The overall increase in sale prices are up 10.9% from this time last year. The median sale price of a Single Family Resale home is up just over 14% from last June at $247,250, while New Construction Single Family properties are only up 4.6% from the same time a year ago at $324,660.
The real estate market is not out of the woods yet. It continues to be a strong and vital part of the economy from local all the way up to national. There will be plenty of time to evaluate the future direction of the market and what the trends are showing as we move into the second half of the year. In a year or two we’ll look back at this market and I think we will be amazed at how we all survived some of the craziest times in real estate in our generation.
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Over the past few months, just about everyone has felt the loss of some type of freedom, whether it’s being able to travel, engage in social gatherings or participate in other activities we previously took for granted. Still, as we prepare to observe Independence Day, it’s comforting to realize all the freedoms we still have in this country. And taking the right steps can also help you achieve your financial independence. Here are some moves to consider:
- Build an emergency fund. It’s a good idea to create an emergency fund consisting of three to six months’ worth of living expenses, with the money held in a liquid, low-risk account. With this fund in place, you can avoid dipping into your long-term investments to pay for short-term, unexpected costs.
- Keep your debts under control. It’s not easy to do, but if you can consistently minimize your debt load, you can have more money to invest for the future and move closer toward achieving your financial liberty. One way to keep your debts down is to establish a budget and always stick to it, so you can avoid unnecessary spending.
- Contribute as much as possible to your retirement plans. The more money you can save for retirement, the greater your feelings of financial independence. So it’s essential that you contribute as much as you can to your 401(k) or similar employer-sponsored retirement plan. At a minimum, put in enough to earn your employer’s match, if one is offered, and every time your salary goes up, boost your annual contributions. Even if you participate in a 401(k), you’re probably also still eligible to contribute to an IRA, which can help you build even more funds for retirement. And because you can fund an IRA with virtually any type of investment, you can broaden your portfolio mix.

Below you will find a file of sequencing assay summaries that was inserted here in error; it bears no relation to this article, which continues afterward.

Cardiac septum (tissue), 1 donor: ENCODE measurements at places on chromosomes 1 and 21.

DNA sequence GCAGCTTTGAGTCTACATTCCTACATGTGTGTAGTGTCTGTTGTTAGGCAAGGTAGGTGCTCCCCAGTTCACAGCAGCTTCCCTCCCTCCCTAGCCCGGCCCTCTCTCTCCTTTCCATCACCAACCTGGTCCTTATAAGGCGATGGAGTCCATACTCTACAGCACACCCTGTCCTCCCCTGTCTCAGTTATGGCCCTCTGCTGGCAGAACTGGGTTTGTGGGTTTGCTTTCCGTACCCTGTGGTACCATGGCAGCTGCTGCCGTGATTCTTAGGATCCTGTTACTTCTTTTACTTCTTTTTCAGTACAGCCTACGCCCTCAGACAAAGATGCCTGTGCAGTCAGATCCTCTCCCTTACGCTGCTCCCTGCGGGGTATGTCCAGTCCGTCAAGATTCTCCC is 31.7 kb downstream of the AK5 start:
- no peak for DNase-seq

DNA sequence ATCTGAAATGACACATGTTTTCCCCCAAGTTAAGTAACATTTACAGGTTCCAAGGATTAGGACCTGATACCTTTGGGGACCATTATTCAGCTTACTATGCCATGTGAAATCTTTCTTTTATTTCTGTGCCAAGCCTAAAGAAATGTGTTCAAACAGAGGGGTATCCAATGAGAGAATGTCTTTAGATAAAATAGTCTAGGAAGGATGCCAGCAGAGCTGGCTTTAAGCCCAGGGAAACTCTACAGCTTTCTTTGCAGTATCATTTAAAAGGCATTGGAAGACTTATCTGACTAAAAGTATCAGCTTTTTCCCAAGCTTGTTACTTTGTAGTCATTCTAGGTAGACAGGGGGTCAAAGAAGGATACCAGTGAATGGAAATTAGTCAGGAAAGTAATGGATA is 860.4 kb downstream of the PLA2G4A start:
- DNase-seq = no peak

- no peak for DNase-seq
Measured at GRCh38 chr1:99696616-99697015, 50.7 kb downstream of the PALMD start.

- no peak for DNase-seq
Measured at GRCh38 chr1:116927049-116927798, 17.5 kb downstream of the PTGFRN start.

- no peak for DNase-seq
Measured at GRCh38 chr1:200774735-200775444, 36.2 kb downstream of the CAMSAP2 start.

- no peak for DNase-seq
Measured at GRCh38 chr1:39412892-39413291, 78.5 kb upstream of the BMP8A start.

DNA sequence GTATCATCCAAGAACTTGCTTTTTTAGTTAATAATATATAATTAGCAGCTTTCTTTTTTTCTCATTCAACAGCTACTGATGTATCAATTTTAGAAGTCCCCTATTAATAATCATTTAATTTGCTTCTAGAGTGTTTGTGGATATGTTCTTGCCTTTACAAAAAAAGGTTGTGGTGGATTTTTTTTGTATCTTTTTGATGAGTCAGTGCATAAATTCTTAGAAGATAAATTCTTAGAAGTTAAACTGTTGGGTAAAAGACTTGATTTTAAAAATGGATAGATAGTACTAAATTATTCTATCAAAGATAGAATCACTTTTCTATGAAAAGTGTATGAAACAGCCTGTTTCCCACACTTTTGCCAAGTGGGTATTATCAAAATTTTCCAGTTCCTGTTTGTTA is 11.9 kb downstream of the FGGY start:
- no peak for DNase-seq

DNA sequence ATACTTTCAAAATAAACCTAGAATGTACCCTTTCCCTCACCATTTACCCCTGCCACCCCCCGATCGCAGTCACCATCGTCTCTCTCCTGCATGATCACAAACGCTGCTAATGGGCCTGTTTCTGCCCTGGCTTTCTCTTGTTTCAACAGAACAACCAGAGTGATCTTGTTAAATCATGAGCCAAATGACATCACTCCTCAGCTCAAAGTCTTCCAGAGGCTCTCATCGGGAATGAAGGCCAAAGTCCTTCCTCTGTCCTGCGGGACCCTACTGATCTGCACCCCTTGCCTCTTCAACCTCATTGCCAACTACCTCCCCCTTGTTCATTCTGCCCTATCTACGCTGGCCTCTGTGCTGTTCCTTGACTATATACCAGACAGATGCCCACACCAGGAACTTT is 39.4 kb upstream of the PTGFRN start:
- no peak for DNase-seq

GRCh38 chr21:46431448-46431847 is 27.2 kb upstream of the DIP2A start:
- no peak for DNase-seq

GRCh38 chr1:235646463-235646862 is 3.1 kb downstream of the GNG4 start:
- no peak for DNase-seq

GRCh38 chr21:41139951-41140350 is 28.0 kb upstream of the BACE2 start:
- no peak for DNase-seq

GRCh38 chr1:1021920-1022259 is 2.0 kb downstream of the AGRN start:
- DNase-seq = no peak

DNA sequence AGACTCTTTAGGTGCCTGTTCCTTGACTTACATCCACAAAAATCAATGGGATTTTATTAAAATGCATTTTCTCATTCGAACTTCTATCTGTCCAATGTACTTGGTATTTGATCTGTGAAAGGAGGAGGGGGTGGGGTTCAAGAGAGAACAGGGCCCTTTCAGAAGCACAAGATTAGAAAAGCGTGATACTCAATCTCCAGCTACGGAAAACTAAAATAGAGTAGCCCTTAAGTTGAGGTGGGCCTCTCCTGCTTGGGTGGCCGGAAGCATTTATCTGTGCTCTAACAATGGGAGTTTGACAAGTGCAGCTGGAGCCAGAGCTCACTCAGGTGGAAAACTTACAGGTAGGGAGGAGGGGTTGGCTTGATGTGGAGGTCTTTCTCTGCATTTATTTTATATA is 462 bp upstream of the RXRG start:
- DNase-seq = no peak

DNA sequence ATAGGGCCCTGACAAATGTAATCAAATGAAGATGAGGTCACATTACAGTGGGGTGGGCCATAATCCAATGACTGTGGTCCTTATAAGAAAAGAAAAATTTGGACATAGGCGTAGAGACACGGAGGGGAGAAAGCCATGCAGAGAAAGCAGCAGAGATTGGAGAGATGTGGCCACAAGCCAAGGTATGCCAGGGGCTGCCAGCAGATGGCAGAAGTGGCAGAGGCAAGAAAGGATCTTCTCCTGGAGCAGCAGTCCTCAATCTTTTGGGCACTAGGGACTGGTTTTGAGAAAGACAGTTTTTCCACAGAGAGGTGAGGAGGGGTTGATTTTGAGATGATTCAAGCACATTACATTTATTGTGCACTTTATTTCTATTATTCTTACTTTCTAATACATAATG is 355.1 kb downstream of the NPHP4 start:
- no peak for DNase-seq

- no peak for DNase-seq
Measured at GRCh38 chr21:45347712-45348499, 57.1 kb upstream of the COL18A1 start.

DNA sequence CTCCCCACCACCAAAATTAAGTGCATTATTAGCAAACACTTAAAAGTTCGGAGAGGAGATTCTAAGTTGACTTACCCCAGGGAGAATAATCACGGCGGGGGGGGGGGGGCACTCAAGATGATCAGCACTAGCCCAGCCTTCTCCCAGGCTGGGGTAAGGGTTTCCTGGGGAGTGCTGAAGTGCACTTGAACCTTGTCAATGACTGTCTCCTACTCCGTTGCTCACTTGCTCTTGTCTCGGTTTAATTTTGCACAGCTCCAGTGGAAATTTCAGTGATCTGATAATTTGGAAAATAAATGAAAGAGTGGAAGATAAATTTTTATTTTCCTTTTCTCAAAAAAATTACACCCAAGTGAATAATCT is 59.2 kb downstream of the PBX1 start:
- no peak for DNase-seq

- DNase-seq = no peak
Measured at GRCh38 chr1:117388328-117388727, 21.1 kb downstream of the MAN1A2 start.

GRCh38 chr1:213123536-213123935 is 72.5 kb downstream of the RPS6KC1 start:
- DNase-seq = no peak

- Explore A long-term care coverage.One day, your financial independence could be threatened by your need for some type of long-term care. It now costs, on average, over $100,000 for a private room in a nursing home and more than $50,000 for the services of a home health aide, according to Genworth, an insurance company.
Most of these costs won’t be covered by Medicare, either, so, if you want to reduce the risk of seriously depleting all your financial resources—or burdening your adult children with these heavy expenses—you may want to consider some type of long-term care insurance. You could choose a traditional long-term care policy—which can cover a nursing home stay, home health care, or other services—or a hybrid policy, which provides long-term care coverage plus a death benefit.
- Manage withdrawals carefully. Once you retire, your financial freedom will depend a great deal on how skillful you are in managing the money in your retirement accounts. Specifically, you need to be careful about how much you withdraw from these accounts each year. If you set a withdrawal rate that’s too high in your early years of retirement, you might eventually risk outliving your resources. So, set a withdrawal rate that reflects your age, assets, retirement lifestyle and other factors. You may want to consult with a financial professional to establish an appropriate rate.
As you can see, working toward your financial independence is a lifelong activity—but it’s worth the effort.
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When you go to an art gallery, do you see the blank canvas hanging on the wall? Do you see a perfectly formed tube of paint sitting there on a stool along with a brush still stiff from it’s packaging?
No, you see a painting or sculpture presented to you in all of its finished glory!
So why on earth would you put before pictures on your gallery page? I know the answer, but it’s wrong. Your gallery is supposed to be your verifiable proof that you can do what you say you can throughout the rest of your site.
Having a picture of a tattered home’s exterior with the shutter falling off next to a shiny new image of the same exterior DOESN’T help you sell. It confuses.
People look at these pictures and wonder ‘what did they do here?’ or ‘what am I supposed to be looking for?’